The Secret History of Pad Thai (ผัดไทย): The National Dish of Thailand

The Secret History of Pad Thai (ผัดไทย)

Thailand's National Dish

a plate of Pad Thai (ผัดไทย)
a plate of Pad Thai (ผัดไทย)

Pad Thai may be the best-known Thai dish in the world, but in fact, it's about as Thai as spaghetti carbonara! Today, I want to dig into the secret history of this world-famous Thai dish. It all started in the 1930s, with a guy named Field Marshal Plaek Phibunsongkhram.

Field Marshal Plaek Phibunsongkhram
Field Marshal Plaek Phibunsongkhram

Field Marshal Plaek, known by his nickname "Pibun", is a complicated figure in Thai history. He was part of the 1933 coup which ended the absolute monarchy in Siam, after which he declared himself Prime Minister and served for a record 15 years.

PM Pibun had a mission to unify and modernize Siam. At first, he adopted a brand of fascism based on that of Mussolini's Italy. A wave of Sinophobia swept Siam in the 30s, leading the country to ally with Imperial Japan and join the Axis Powers during WWII. Near the end of his tenure, Pibun eventually adopted democracy, and his rule led to Thailand's modernization. During his years in office, he instituted a series of reforms including:
  • Thailand's first constitution and the end of the absolute monarchy
  • The beginning of Thai democracy and the country's first constitution
  • The absorption of the Kingdom of Chiang Mai (a quasi-independent client state to Siam) and the unification of Siam
  • The change of name from Siam to Thailand (an effort to modernize the country)
  • The introduction of the greeting "Sawatdee" (in an attempt to create an analogue to "hello"; the previous Thai greeting was "have you eaten yet?")
  • The creation of the modern Thai tri-color flag modeled after those in the West
  • The creation of the Thai National Anthem
  • A series of Cultural Mandates, most of which are still in effect today
Essentially, PM Pibun rewrote Thailand as we know it. One of the most enduring introductions that he made, was a national dish: Pad Thai.

Siam previously was a number of disjointed kingdoms and client states. To this day, the cultural regions of the north, northeast (Issan), south, and central (Bangkok) are vastly different from one another both culturally and culinarily. Pibun wanted one dish that the entire country could unify around. It couldn't be too spicy, and it couldn't favor the flavors and tastes of one region of Thailand over another. He consulted with his private Chinese chef, and eventually came up with a noodle dish that is relatively neutral and palatable for all people. He named the dish "pad Thai", or "Thai fried". Interestingly, due to its Chinese roots, it is one of the very few dishes in Thailand to be eaten with chopsticks!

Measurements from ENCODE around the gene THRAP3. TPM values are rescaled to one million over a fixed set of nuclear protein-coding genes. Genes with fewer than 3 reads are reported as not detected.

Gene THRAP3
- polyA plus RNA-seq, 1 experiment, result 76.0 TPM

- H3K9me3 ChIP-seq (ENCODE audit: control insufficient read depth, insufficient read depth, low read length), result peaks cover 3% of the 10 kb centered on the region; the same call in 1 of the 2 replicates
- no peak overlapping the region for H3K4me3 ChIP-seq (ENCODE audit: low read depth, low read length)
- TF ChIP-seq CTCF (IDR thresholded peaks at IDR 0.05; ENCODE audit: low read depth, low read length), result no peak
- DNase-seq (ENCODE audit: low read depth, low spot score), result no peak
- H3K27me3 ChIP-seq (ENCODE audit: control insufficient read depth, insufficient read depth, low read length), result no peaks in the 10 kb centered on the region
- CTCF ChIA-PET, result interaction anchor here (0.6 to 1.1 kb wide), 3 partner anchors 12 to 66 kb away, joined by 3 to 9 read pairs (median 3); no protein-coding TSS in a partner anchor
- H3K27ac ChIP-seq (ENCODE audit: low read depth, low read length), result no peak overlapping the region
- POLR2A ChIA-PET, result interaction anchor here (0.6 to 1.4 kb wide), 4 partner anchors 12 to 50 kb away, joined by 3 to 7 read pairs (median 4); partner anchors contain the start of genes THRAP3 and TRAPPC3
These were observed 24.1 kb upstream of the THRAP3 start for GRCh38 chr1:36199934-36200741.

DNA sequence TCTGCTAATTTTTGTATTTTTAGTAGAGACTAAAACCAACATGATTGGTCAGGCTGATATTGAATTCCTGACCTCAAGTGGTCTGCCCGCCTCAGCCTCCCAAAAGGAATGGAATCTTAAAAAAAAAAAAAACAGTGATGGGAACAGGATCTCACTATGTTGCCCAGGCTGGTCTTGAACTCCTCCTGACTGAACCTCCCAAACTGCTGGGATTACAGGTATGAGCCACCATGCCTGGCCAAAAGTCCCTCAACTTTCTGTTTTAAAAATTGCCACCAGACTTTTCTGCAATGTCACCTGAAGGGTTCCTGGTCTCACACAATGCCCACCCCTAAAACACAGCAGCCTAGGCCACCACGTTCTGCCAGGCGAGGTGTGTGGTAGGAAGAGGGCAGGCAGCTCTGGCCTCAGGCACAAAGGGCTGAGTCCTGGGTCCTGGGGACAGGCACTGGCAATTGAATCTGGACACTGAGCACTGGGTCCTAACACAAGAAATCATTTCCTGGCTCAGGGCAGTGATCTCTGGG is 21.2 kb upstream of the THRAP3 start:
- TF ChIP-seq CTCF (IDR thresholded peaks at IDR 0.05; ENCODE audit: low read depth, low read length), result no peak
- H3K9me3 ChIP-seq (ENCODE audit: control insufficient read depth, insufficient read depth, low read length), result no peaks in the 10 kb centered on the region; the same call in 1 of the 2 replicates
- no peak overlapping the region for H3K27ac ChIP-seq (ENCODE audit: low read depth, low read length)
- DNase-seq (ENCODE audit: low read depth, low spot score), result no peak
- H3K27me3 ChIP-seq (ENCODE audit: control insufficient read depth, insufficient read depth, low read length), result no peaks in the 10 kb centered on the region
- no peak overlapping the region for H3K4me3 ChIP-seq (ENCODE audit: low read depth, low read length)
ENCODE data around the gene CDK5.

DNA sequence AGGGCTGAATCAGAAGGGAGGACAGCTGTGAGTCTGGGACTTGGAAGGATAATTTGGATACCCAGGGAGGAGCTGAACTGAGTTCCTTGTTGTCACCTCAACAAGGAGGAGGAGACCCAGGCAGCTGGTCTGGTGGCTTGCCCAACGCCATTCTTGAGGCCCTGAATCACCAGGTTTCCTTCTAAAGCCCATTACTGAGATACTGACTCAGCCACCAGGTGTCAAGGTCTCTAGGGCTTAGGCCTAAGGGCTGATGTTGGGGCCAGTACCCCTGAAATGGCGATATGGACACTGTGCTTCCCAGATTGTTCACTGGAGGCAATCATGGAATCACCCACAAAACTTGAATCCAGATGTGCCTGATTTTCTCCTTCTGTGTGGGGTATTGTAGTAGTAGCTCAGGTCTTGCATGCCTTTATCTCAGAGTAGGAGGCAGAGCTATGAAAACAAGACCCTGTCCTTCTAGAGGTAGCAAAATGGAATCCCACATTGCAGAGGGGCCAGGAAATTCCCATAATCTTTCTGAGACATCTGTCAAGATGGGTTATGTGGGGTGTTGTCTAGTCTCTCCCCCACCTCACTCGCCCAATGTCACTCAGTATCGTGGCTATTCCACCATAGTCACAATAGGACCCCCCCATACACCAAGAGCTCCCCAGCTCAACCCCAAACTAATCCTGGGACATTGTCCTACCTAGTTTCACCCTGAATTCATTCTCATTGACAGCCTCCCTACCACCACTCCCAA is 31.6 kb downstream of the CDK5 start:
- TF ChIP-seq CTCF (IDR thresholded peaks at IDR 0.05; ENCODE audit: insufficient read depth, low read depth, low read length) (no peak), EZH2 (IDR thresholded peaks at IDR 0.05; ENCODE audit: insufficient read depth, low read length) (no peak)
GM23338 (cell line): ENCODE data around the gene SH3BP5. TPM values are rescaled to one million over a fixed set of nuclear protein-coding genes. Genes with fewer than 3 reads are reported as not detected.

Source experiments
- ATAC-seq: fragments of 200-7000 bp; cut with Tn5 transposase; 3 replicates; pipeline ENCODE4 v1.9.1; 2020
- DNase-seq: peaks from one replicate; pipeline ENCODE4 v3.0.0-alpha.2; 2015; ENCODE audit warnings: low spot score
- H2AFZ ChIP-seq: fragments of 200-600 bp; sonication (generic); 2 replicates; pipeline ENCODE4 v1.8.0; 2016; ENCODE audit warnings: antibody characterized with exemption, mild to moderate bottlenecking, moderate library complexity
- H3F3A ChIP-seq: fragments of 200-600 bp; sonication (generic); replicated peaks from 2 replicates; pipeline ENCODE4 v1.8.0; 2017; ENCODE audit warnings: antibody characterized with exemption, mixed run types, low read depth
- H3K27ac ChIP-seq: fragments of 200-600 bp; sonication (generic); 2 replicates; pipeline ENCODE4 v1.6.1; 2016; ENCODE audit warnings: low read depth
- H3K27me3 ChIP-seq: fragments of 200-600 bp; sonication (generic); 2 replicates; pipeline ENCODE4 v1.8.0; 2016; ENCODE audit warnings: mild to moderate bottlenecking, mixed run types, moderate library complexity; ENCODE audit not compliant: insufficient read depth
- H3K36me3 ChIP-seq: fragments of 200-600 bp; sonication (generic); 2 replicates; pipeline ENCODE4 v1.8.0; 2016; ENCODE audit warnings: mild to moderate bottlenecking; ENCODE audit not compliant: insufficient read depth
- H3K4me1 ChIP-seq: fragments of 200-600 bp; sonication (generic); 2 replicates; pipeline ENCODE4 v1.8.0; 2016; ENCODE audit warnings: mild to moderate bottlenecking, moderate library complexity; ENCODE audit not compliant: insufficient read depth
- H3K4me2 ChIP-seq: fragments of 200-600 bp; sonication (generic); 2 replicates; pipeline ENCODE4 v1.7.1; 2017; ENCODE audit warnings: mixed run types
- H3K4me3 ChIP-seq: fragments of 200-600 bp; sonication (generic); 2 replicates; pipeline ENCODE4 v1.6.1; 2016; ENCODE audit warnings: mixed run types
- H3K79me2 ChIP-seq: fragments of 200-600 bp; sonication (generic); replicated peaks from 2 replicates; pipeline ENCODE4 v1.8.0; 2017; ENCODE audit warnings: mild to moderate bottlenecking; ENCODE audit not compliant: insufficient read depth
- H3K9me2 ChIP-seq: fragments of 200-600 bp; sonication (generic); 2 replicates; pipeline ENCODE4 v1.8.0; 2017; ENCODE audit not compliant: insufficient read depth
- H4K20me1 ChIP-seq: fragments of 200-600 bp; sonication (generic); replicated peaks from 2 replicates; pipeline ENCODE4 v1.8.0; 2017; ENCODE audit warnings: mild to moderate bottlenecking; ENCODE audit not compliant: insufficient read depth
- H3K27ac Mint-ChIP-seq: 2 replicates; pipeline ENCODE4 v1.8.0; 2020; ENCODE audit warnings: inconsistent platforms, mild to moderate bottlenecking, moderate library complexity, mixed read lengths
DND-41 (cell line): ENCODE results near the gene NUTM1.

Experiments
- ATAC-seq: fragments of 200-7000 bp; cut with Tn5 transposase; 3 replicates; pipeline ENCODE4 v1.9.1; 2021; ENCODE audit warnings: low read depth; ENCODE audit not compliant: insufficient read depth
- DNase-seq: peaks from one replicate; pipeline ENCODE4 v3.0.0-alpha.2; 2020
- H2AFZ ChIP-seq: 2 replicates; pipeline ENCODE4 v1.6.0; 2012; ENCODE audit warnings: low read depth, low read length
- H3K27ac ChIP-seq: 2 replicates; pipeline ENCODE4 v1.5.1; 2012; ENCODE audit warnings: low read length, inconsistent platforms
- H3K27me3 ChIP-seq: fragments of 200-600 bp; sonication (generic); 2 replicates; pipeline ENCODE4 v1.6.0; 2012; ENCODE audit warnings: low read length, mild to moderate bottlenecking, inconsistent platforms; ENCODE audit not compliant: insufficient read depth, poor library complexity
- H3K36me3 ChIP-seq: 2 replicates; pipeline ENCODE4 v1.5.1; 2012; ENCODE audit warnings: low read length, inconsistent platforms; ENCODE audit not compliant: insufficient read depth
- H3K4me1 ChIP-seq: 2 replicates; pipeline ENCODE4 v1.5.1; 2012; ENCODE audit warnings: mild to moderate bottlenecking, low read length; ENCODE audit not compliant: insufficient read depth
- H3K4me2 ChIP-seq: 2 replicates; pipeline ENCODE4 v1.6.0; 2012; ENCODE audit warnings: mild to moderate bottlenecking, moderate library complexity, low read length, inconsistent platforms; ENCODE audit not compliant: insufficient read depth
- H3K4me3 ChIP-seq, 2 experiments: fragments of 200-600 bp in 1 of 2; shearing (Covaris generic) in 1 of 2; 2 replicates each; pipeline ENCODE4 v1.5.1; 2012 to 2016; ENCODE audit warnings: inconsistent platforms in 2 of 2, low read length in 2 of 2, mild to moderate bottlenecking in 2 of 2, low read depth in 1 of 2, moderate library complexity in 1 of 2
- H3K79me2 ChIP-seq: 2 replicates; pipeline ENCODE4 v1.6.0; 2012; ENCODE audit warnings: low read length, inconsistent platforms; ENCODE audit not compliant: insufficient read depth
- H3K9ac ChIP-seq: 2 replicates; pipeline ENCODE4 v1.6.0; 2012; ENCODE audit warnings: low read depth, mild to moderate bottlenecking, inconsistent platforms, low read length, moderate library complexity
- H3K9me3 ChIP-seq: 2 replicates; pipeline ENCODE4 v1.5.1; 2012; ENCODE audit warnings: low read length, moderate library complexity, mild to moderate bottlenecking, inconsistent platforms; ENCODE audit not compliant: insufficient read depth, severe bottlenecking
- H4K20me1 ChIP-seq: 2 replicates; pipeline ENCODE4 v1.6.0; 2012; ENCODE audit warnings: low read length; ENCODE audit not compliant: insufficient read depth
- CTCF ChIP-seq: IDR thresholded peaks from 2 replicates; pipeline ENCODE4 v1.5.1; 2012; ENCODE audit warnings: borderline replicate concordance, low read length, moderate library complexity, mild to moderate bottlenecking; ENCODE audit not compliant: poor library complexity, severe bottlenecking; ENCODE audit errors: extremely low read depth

Pad Thai has only been around since the 1930s, although in the West it is recognized as the most famous Thai dish. Interestingly, besides it's popularity with tourists and expats, it's far from the most popular dish within the country! I love it, though I realize that it's nowhere near a traditional Thai dish, and most Thais see it as a "foreign tourist's food".

A Few Favorite Pad Thai Spots in Bangkok

Jack's Bar

Jack's Bar doesn't serve the best pad Thai in Bangkok, nor does it claim to, however it's a dish that is designed perfectly for a farang's (foreigner's) palate! Anyway, Jack's Bar isn't so much about the dish itself (though it's an absolutely solid serving of pad Thai) as it is about the atmosphere. Built in a rickety hut atop an even more rickety pier overlooking the Chaophraya River, Jack's is a Bangkok institution. It's the cheapest riverside restaurant in the city, with giant bottles of cheap Leo beer (served over ice in the Thai style, of course), and huge servings of Thai street food classics.

Jack's Bar isn't just a cool location to enjoy a plate of pad Thai, though. It actually has really good reviews by Thai chefs and food critics alike. Don't let the basic amenities fool you. Jack's may be a relatively cheap and basic place to grab a beer and a bite to eat, but it's got some excellent food. 

a plate of pad Thai and a Leo beer at Jack's Bar in Bangkok, Thailand
a plate of pad Thai and a Leo beer at Jack's Bar in Bangkok, Thailand

Pad Thai Mr. Hui

Mr. Hui still makes Pad Thai in a traditional way, and adds several elements that make his dish so special. He has created a very old-fashioned dish using elements of his own Chinese-Thai heritage, and has chosen a few special ingredients to give his pad Thai its signature flavor:

- He cooks his dishes in pork fat instead of vegetable oil.

- He cooks everything in a big wok over charcoal instead of the more common gas stove.

- He uses duck eggs instead of regular chicken eggs, which gives the dish a richer and fattier taste.

traditional old-style pad Thai at Mr. Hui in Bangkok, Thailand
Mr. Hui's Pad Thai


Like any good pad Thai, the dishes served up at Thipsamai, Bangkok's historic and most famous original Pad Thai restaurant, are stir-fried in a smoky wok with lots of oil. Thin rice noodles (not the thick, flat noodles you'll see in more Western-style pad Thai dishes) are soaked in aromatics and lots of sweet and savory sauce, and the whole dish is tossed with big, fat shrimp. The pad Thai at Thipsamai can be ordered "wrapped in egg", a very traditional way to serve it that you won't see much outside of Thailand. I highly recommend ordering the dish this way! The noodles are wrapped in a paper-thin omelet, which adds some body and extra flavor to the dish.

shrimp pad thai at Thipsamai restaurant, Bangkok, Thailand
famous Thipsamai Pad Thai